Consider the impact that receiving a microscope from his mother  had on his life.

Think of the conversation between his parents when they were deciding to investment thousands of dollars on a camera for a project that no one else had done at the time.

Consider the belief that his parents had in their son and the impact of ‘following the child’s interest’.

~~~~

I believe that this is a fascinating story of how a farmer blended both science and art together to create a fulfilling (though not lucrative) career in following his childhood interest and passion.

I want to be a “Snowflake Bentley Mom” and invest in my children’s interests and to give them the tools that they need to in order to chase their dreams. It is that belief and support that helps our children reach for the stars!

How about you…does “Follow your child’s interest” resonate with your parenting truths?!

Leading with Empathy

“Leading with Empathy” is a new two hour training that April’s Teaching Tree is excited to offer. Dates are still being confirmed for Fall 2019, but it will be offered on Oct. 24th, 2019 as part of the VtAEYC Fall Conference.  See the full conference brochure here – http://vaeyc.org/wp-content/uploads/2019/08/FINAL-VAEYC-ONLINE-BROCHURE-1.pdf

This training is for you if you’ve been asking yourself these questions:

“How do can I find the courage to stand up for what I believe? Can a teacher also be a leader? How can I be both caring and an effective leader? How can I lead with compassion and kindness without burning out?”

“Leadership is about empathy. It is about having the ability to relate to and connect with people for the purpose of inspiring and empowering their lives. ” ~Oprah Winfrey 

 

Course description:

Growing into leadership roles requires us to go outside of our comfort zones, and to examine both our strengths and our weaknesses.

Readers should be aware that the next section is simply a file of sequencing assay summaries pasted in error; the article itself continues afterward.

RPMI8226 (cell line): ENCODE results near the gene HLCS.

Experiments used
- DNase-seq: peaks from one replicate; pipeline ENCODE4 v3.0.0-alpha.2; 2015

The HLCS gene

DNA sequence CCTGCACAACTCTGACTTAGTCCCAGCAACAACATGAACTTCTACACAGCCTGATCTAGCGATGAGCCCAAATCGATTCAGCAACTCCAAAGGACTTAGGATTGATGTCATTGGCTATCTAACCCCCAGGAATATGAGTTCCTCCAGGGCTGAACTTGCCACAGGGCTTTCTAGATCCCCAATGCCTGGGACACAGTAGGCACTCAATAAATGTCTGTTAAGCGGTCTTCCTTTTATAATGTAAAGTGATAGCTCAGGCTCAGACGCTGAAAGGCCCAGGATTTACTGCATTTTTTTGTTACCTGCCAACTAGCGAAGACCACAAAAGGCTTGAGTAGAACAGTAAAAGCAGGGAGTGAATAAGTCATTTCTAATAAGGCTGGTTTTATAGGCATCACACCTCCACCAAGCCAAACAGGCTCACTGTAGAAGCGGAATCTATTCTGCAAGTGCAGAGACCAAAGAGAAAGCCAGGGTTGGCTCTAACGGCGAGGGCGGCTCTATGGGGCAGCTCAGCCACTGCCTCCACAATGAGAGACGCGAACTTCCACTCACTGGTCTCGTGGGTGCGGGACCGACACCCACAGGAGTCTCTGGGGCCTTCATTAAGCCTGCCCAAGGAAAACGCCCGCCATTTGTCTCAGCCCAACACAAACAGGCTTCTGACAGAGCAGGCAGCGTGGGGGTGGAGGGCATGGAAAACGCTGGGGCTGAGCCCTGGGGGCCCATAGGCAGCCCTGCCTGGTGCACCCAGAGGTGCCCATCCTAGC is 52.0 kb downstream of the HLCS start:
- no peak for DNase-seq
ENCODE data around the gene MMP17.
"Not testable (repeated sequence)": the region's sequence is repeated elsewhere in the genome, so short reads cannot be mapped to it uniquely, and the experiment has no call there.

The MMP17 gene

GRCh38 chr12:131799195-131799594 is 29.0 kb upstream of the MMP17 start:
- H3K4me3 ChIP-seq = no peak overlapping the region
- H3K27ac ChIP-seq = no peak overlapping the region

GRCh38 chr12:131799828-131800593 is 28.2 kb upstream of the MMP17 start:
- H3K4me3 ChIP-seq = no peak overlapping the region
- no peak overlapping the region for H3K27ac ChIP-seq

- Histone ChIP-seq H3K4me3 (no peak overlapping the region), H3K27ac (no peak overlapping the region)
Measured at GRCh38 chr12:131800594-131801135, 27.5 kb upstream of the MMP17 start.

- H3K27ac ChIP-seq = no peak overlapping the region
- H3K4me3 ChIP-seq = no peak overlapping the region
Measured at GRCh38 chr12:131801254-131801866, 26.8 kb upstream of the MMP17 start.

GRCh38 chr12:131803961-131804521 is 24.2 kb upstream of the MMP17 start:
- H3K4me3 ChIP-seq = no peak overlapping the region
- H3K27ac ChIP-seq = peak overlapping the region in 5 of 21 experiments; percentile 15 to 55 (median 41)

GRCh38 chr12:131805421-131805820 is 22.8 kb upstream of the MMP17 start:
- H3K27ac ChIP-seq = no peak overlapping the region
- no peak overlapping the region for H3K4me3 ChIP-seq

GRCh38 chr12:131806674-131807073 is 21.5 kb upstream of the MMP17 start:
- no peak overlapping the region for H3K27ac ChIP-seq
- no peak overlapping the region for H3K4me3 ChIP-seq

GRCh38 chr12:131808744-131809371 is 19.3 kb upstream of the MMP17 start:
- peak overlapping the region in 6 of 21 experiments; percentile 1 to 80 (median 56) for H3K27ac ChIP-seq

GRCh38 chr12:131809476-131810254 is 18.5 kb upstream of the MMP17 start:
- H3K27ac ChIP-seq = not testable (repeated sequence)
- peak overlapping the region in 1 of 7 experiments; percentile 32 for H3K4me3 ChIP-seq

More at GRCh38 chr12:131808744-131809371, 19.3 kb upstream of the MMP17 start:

Learn how to use active listening, observation, and empathetic response as a way to understand and build trusting relationships with both children, families, and coworkers.

Leading with empathy helps us to explore the concepts of courage, compassion, and connection as we explore how to create the most supportive learning environment for all children.

Participants will looks at specific ways to create an environment that is built on trust, inclusion, and conveys a sense of belonging to all.

Participants will explore ways to share resources with their teams on how to teach emotional vocabulary, self-regulation, and techniques to model social and emotional skills for their staff and families.

Participants will create a “Self Care Action Plan” as a way to prioritize self-care since
leaders must learn how to care for themselves so theycan effectively lead their teams.

Learning Objectives:

1) Participants will learn about Active Listening & Observation & Empathetic Response as a way to understand and build trusting relationships with both children and families.

2) Participants will explore ways to share resources with their teams on how to teach emotional vocabulary, self-regulation, and techniques to model social and emotional skills for their staff and families.

3) Participants will create a Self Care Action Plan as a way to prevent overwhelm and burn out.

S.T.E.A.M. Materials & Tool List

This week I led a STEAM workshop for the regional Head Start teachers. S.T.E.A.M. activities can be offered throughout the classroom. Often we think of just the block, math, or science center but the focus of this training was STEAM at the Writing Center or Art Center. Our objective was explore how to stock the classroom writing center & art center for deep engaged play. I thought I would share here on the blog the list of materials and tools that we felt could foster STEAM learning for preschoolers!

STEAM ~ why add the A to STEM?

  • Art – putting creativity back into the curriculum for ALL children
  • Art = process oriented, not product focused (limit craft projects)
  • Open ended, child-led, no specific goal in mind
  • Self-expression and Communication are both fostered when children get to tinker and explore with materials
  • Tools build fine motor skills, children gain confidence, and become more independent when they learn how to use tools